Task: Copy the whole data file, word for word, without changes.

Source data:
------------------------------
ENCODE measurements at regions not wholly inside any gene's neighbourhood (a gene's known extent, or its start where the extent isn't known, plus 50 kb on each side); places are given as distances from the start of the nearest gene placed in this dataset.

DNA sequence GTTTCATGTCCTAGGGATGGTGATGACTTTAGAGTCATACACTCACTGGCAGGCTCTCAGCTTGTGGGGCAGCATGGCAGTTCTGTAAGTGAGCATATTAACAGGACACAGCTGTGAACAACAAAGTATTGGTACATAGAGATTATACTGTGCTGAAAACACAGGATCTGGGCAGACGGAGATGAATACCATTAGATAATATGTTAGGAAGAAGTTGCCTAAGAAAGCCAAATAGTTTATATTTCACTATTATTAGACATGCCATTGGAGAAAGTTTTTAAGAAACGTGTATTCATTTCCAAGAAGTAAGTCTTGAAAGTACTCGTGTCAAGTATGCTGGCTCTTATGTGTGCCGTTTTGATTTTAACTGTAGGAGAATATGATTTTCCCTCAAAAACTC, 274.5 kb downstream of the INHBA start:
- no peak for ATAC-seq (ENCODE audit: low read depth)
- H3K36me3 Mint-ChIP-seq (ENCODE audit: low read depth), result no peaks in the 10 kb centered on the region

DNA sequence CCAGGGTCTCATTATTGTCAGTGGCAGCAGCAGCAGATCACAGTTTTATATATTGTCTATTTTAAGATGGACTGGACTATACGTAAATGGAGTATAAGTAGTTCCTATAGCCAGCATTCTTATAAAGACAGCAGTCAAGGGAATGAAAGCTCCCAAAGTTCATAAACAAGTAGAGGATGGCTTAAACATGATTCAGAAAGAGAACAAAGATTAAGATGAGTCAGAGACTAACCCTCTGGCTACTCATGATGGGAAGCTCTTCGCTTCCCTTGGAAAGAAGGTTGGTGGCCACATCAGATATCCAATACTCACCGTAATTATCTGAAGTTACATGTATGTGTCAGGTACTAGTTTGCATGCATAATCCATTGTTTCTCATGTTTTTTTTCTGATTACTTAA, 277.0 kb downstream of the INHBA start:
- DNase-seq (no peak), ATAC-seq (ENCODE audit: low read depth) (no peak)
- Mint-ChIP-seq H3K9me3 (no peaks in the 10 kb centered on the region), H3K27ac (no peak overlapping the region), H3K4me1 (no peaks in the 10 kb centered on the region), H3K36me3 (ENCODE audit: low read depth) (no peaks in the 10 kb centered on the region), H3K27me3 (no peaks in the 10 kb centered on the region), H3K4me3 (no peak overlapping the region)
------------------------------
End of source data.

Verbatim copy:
ENCODE measurements at regions not wholly inside any gene's neighbourhood (a gene's known extent, or its start where the extent isn't known, plus 50 kb on each side); places are given as distances from the start of the nearest gene placed in this dataset.

DNA sequence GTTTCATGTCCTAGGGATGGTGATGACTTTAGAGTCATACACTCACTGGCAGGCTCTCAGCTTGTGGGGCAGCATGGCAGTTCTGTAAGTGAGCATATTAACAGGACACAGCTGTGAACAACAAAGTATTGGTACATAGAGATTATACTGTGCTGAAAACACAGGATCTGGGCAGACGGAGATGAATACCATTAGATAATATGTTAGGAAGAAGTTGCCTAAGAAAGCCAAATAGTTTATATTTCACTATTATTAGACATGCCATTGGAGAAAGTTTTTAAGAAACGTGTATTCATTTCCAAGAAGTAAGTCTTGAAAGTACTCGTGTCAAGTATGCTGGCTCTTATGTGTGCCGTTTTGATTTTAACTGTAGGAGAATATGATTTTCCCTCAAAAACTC, 274.5 kb downstream of the INHBA start:
- no peak for ATAC-seq (ENCODE audit: low read depth)
- H3K36me3 Mint-ChIP-seq (ENCODE audit: low read depth), result no peaks in the 10 kb centered on the region

DNA sequence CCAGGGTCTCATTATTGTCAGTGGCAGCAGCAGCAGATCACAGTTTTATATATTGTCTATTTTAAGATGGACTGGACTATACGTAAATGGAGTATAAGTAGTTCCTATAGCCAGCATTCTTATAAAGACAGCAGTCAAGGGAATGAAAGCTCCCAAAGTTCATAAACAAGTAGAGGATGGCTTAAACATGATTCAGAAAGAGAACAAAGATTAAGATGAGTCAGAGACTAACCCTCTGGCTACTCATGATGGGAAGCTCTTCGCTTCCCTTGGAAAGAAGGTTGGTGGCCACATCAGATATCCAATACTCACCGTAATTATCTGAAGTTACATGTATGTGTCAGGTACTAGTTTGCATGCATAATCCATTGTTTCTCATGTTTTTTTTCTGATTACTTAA, 277.0 kb downstream of the INHBA start:
- DNase-seq (no peak), ATAC-seq (ENCODE audit: low read depth) (no peak)
- Mint-ChIP-seq H3K9me3 (no peaks in the 10 kb centered on the region), H3K27ac (no peak overlapping the region), H3K4me1 (no peaks in the 10 kb centered on the region), H3K36me3 (ENCODE audit: low read depth) (no peaks in the 10 kb centered on the region), H3K27me3 (no peaks in the 10 kb centered on the region), H3K4me3 (no peak overlapping the region)